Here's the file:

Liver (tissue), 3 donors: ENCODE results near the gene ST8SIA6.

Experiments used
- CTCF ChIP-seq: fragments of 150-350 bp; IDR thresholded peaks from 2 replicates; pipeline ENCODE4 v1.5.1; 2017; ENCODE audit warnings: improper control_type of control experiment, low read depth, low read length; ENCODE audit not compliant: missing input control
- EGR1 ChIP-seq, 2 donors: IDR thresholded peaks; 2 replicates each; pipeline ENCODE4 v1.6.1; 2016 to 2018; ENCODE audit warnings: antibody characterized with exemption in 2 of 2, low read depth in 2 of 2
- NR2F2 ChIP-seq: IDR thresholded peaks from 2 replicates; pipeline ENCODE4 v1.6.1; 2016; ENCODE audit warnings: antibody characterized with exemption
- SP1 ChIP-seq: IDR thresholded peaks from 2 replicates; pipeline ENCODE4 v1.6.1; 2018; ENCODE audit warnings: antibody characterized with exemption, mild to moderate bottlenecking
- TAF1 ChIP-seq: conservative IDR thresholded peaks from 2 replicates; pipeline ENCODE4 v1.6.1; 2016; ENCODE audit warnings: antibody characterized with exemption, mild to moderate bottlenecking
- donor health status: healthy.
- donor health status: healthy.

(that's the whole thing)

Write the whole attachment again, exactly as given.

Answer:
Liver (tissue), 3 donors: ENCODE results near the gene ST8SIA6.

Experiments used
- CTCF ChIP-seq: fragments of 150-350 bp; IDR thresholded peaks from 2 replicates; pipeline ENCODE4 v1.5.1; 2017; ENCODE audit warnings: improper control_type of control experiment, low read depth, low read length; ENCODE audit not compliant: missing input control
- EGR1 ChIP-seq, 2 donors: IDR thresholded peaks; 2 replicates each; pipeline ENCODE4 v1.6.1; 2016 to 2018; ENCODE audit warnings: antibody characterized with exemption in 2 of 2, low read depth in 2 of 2
- NR2F2 ChIP-seq: IDR thresholded peaks from 2 replicates; pipeline ENCODE4 v1.6.1; 2016; ENCODE audit warnings: antibody characterized with exemption
- SP1 ChIP-seq: IDR thresholded peaks from 2 replicates; pipeline ENCODE4 v1.6.1; 2018; ENCODE audit warnings: antibody characterized with exemption, mild to moderate bottlenecking
- TAF1 ChIP-seq: conservative IDR thresholded peaks from 2 replicates; pipeline ENCODE4 v1.6.1; 2016; ENCODE audit warnings: antibody characterized with exemption, mild to moderate bottlenecking
- donor health status: healthy.
- donor health status: healthy.